“The first quarter of this year has been our best quarter ever,” says Driskell. “I’ve sold more new engines at the beginning of the year than I ever have. Some of them have been guys who own their own businesses and who make money. And others have been people who have been spending money because they’ve figured out how to survive and how their family’s going to make it and they can still go racing.”

Driskell says that for the most part, his customers are not doing the work themselves – they prefer to have an expert build it for them. “I see guys who say, ‘This is how I make my living and I’m going to continue doing my job. I’ll make a little bit more so you can build they engine. You’re better at it, that’s what you do,’” he says. “We do some work for guys who just need to have the block honed for some guys they’re working with, but our bread and butter has been in doing the complete turnkey engines.”

For the bracket racer, the preferred tool is a dragster, according to Driskell. “Everybody likes being the faster car, and depending on which cylinder head you choose, there’s not really much difference in price between a 535 or 632, so why not build the bigger engine and go faster?”

Driskell says he’s not seeing overwhelming interest in the big cubic inch 5.000? bore space stuff for the Top Dragster and Top Sportsman classes despite its increasing popularity.  “We don’t build a ton of these. It’s not so much that it costs more money, but you want to make sure you qualify everywhere you go. A racer is going to need either a $75,000-$80,000 engine or he’d better have some nitrous. Some guys think that if they’ve already got a spread port head 632, maybe it’s worth adding a couple of stages of nitrous to it.”

Driskell acknowledges that the big cubic inch stuff is very reliable today. “They’re all well-designed pieces. Everything else that is standard bore space (4.840?) is all derived from a standard deck height 454. When you start building one of these, pushrod clearance, pushrod angles, all that stuff, nothing is optimized. It takes a lot of work to build one. The new 5.000? bore space stuff, it’s easier to build. The pan rails are spread apart, clearancing is virtually all done for you, pushrods clear because they were designed for a tall deck and so on. Most of it is all very well thought out and designed.”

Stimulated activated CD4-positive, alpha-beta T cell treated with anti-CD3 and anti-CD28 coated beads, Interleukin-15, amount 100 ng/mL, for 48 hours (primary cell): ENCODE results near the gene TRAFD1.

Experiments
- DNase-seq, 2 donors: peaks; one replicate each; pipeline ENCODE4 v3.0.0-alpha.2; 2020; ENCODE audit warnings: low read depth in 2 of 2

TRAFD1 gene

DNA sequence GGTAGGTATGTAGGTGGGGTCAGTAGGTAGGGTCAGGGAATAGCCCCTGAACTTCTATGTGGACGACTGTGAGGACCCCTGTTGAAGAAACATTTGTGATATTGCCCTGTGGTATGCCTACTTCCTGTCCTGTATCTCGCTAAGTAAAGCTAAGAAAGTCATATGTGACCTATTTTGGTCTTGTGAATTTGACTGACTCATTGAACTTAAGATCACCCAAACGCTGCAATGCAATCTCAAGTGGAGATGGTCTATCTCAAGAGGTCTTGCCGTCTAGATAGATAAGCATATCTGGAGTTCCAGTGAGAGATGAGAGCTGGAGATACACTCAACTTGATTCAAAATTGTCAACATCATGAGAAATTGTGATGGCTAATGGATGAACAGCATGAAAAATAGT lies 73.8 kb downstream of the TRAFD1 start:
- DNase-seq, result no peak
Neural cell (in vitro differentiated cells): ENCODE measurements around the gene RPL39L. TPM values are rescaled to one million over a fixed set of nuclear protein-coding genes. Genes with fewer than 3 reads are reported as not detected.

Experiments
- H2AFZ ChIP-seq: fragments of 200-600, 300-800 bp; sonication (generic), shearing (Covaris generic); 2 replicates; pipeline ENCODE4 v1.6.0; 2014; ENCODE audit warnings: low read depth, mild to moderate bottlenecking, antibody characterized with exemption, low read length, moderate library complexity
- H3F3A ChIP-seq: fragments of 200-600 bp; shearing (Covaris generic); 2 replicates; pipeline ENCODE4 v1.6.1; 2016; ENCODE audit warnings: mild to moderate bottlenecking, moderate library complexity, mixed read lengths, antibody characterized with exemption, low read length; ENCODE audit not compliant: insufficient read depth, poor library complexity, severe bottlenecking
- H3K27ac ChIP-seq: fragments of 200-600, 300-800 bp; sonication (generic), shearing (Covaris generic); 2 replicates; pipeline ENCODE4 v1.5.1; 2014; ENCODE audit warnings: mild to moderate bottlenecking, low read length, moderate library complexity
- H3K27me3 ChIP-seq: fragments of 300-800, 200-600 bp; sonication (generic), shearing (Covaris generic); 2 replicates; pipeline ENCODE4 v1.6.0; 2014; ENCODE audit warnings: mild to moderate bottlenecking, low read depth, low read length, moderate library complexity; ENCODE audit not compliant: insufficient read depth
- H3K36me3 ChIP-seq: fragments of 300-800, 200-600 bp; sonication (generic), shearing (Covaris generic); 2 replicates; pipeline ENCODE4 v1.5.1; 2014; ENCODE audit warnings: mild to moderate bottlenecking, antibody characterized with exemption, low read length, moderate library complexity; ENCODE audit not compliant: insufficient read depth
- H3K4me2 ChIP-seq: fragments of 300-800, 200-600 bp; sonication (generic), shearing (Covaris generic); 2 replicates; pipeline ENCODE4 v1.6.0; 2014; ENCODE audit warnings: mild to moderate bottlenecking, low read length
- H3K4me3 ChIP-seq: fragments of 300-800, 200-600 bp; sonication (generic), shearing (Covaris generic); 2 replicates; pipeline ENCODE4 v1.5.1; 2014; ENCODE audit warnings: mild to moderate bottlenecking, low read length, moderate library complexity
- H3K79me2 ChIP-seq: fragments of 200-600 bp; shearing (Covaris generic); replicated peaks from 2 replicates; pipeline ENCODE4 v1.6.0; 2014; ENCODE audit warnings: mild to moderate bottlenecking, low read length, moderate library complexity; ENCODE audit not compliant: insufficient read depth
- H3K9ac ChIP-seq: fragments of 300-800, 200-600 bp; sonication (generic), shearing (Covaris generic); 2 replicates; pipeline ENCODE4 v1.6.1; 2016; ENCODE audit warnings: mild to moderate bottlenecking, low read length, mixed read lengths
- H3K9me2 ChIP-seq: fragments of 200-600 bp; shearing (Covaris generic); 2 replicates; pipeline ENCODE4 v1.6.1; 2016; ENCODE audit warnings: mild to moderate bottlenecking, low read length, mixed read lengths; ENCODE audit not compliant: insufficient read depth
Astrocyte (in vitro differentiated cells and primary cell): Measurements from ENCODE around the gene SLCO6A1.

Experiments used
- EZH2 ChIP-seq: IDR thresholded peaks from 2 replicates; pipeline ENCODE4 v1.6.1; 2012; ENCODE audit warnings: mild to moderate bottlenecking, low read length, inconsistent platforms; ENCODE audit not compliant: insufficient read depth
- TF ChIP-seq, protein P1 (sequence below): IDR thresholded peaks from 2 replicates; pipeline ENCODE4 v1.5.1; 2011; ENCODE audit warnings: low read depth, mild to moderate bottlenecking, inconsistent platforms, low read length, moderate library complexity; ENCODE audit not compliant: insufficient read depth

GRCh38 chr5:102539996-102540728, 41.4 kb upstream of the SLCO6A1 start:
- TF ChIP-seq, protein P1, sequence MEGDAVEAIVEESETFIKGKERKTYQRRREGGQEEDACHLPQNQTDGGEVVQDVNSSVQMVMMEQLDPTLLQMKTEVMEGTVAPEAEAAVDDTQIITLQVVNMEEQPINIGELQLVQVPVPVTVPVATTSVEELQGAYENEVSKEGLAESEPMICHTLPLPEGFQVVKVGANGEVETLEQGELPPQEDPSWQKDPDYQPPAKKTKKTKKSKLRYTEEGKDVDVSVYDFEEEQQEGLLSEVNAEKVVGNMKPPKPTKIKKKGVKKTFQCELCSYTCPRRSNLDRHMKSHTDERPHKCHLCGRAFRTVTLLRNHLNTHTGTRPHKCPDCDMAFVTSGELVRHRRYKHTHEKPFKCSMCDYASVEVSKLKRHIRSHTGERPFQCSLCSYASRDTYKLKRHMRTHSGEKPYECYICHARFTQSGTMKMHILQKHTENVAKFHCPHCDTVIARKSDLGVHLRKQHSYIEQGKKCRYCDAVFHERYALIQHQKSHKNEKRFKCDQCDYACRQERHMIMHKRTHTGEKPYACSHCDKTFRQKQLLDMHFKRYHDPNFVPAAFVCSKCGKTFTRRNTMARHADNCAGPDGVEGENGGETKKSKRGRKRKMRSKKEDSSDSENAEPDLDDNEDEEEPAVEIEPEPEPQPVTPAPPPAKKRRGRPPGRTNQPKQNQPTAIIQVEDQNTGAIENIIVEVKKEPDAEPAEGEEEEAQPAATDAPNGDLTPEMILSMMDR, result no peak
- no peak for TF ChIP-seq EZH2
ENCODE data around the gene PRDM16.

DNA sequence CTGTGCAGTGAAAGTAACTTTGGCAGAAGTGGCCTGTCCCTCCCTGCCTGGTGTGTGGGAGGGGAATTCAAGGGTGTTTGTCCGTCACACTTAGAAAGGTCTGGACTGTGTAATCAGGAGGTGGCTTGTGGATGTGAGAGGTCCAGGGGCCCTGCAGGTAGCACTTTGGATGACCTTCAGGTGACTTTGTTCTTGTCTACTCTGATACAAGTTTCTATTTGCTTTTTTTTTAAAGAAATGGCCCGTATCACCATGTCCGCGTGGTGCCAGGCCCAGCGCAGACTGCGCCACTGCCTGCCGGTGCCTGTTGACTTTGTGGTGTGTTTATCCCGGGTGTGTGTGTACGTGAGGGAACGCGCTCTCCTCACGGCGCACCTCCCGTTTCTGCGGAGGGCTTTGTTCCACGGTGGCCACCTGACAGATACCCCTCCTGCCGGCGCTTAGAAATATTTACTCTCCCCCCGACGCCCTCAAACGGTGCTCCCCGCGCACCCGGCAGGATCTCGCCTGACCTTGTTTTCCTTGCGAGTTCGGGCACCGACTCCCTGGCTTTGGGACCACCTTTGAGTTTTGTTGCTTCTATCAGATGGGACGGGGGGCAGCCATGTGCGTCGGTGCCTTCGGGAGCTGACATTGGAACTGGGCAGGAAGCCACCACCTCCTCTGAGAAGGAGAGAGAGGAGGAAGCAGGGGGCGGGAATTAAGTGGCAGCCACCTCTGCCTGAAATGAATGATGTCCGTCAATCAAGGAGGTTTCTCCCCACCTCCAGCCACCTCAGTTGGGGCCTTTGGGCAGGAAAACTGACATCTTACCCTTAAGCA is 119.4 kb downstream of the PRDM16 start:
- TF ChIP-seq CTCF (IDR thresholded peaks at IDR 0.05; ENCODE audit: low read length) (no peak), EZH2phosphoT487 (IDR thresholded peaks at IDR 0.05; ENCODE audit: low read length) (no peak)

Doing engine work in stages can make more economic sense for some customers, Driskell says. “It can be pretty tough for someone to spend $40,000 to $50,000 at one time, so they may start out with some heads they already have and then build a really nice short block. In a couple of years they can get a new set of heads, but they can’t make the complete switch to a different bore space block, so they buy a tall deck aluminum block and build a 632 and put their conventional head or 18 degree head on it.  Then, two or three more years down the road, they can move to an 11 degree or 12 degree head and sheet metal intake.”

He says, “When they work in stages like that, I think it’s just part of being smart with your money. I realize  there are engine builders out there who are building 15-20 big cubic inch engines a year – they just have a different customer base than I have.

Driskell says that his customers are primarily bracket racers, competing in Super Comp, Super Gas or Super Street for NHRA, and Top Dragster and Top Sportsman. “A lot of my customers want the flexibility to be able to bracket race but also go off and run a big event at which they need to run 6.70s or 6.80s. They need something pretty versatile. I sometimes have to try to talk some sense into them asking if they really want to spray this thing for an extra 300 hp for just one race?” he jokes. “I?tell them if they want to go to win big money, they would be better off at a bracket race that pays $10,000 or $20,000 to win.”

Driskell says one of the biggest growing markets for him is in the truck pulling segment. It’s drag racing on dirt, he says. “It’s pretty much a drag race engine, and it’s kind of fun because they run mostly from June through September at county fairs and events. There are essentially two things that win truck pulls: horsepower and rpm, and those customers are willing to spend money to get both.

Larry Ofria, Valley Head Service, Northridge, CA, not only builds drag racing engines but campaigns a couple of nostalgia drag cars under his company’s banner. He runs a 1957 stock-bodied Chevy Bel-Air in American Nostalgia Racing Association’s (ANRA) A/Gas Supercharged class, with a blown alcohol 388 cid. It ran a 7.23 at Bakersfield in March of this year.

“The index is 7.60 in A/GS,” says Ofria. “We run a 388-inch small block because in 1957 they didn’t have big blocks. We actually ran 6.93 with it but they weren’t very happy with us about that.”

Running the small block in the ’57 Chevy is Ofria’s way of keeping with the era of the vehicle rather than any rules that are mandated by the series. “We have the smallest engine in the class, by all means. And we have to run against guys who have 832 cubic inches, and we still outrun them,” says Ofria. “That’s less than half the size of some of the others. It uses blown alcohol, but you can run any fuel you want as long as you don’t go any quicker than 7.60.”

Remember: racers can be a demanding bunch who expect a little hand holding. After all, they’re buying more than just an engine – they’re buying your expertise as well.